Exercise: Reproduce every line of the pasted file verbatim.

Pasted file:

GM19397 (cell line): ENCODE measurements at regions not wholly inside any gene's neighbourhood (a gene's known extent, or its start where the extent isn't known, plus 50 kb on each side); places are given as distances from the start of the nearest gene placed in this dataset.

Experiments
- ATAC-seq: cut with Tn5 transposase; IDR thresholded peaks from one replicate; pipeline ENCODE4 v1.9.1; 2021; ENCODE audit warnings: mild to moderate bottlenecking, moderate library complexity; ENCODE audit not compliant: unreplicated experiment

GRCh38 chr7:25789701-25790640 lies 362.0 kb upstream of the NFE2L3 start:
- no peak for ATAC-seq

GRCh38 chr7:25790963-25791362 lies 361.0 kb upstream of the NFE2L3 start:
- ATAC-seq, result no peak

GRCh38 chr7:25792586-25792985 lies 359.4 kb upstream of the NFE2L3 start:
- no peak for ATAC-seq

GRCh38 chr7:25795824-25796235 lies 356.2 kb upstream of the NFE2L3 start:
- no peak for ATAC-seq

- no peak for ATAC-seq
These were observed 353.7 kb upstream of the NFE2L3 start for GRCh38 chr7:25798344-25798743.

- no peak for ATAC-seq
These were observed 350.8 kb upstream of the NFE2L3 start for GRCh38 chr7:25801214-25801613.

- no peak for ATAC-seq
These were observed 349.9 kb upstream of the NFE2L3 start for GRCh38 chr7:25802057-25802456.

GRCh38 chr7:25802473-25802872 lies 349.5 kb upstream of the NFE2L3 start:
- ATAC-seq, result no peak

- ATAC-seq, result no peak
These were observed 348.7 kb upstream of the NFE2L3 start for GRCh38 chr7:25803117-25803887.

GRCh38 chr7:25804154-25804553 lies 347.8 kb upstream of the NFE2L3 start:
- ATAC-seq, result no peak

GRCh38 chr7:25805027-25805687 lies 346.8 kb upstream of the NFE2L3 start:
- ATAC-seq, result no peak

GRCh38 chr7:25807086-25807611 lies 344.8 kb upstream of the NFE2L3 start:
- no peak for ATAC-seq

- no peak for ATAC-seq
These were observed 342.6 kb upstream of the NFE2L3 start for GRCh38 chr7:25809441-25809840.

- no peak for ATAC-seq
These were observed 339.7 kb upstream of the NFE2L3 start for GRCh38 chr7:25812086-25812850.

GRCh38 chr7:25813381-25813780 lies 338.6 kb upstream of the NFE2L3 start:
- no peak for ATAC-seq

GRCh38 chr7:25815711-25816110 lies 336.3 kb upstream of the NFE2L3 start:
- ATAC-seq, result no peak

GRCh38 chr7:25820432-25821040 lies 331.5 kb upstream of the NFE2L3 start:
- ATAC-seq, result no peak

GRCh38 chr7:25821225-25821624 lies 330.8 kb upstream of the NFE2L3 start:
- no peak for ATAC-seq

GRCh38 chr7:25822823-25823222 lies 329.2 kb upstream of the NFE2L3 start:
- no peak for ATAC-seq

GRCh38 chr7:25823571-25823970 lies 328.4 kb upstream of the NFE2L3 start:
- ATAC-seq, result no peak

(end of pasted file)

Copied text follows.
GM19397 (cell line): ENCODE measurements at regions not wholly inside any gene's neighbourhood (a gene's known extent, or its start where the extent isn't known, plus 50 kb on each side); places are given as distances from the start of the nearest gene placed in this dataset.

Experiments
- ATAC-seq: cut with Tn5 transposase; IDR thresholded peaks from one replicate; pipeline ENCODE4 v1.9.1; 2021; ENCODE audit warnings: mild to moderate bottlenecking, moderate library complexity; ENCODE audit not compliant: unreplicated experiment

GRCh38 chr7:25789701-25790640 lies 362.0 kb upstream of the NFE2L3 start:
- no peak for ATAC-seq

GRCh38 chr7:25790963-25791362 lies 361.0 kb upstream of the NFE2L3 start:
- ATAC-seq, result no peak

GRCh38 chr7:25792586-25792985 lies 359.4 kb upstream of the NFE2L3 start:
- no peak for ATAC-seq

GRCh38 chr7:25795824-25796235 lies 356.2 kb upstream of the NFE2L3 start:
- no peak for ATAC-seq

- no peak for ATAC-seq
These were observed 353.7 kb upstream of the NFE2L3 start for GRCh38 chr7:25798344-25798743.

- no peak for ATAC-seq
These were observed 350.8 kb upstream of the NFE2L3 start for GRCh38 chr7:25801214-25801613.

- no peak for ATAC-seq
These were observed 349.9 kb upstream of the NFE2L3 start for GRCh38 chr7:25802057-25802456.

GRCh38 chr7:25802473-25802872 lies 349.5 kb upstream of the NFE2L3 start:
- ATAC-seq, result no peak

- ATAC-seq, result no peak
These were observed 348.7 kb upstream of the NFE2L3 start for GRCh38 chr7:25803117-25803887.

GRCh38 chr7:25804154-25804553 lies 347.8 kb upstream of the NFE2L3 start:
- ATAC-seq, result no peak

GRCh38 chr7:25805027-25805687 lies 346.8 kb upstream of the NFE2L3 start:
- ATAC-seq, result no peak

GRCh38 chr7:25807086-25807611 lies 344.8 kb upstream of the NFE2L3 start:
- no peak for ATAC-seq

- no peak for ATAC-seq
These were observed 342.6 kb upstream of the NFE2L3 start for GRCh38 chr7:25809441-25809840.

- no peak for ATAC-seq
These were observed 339.7 kb upstream of the NFE2L3 start for GRCh38 chr7:25812086-25812850.

GRCh38 chr7:25813381-25813780 lies 338.6 kb upstream of the NFE2L3 start:
- no peak for ATAC-seq

GRCh38 chr7:25815711-25816110 lies 336.3 kb upstream of the NFE2L3 start:
- ATAC-seq, result no peak

GRCh38 chr7:25820432-25821040 lies 331.5 kb upstream of the NFE2L3 start:
- ATAC-seq, result no peak

GRCh38 chr7:25821225-25821624 lies 330.8 kb upstream of the NFE2L3 start:
- no peak for ATAC-seq

GRCh38 chr7:25822823-25823222 lies 329.2 kb upstream of the NFE2L3 start:
- no peak for ATAC-seq

GRCh38 chr7:25823571-25823970 lies 328.4 kb upstream of the NFE2L3 start:
- ATAC-seq, result no peak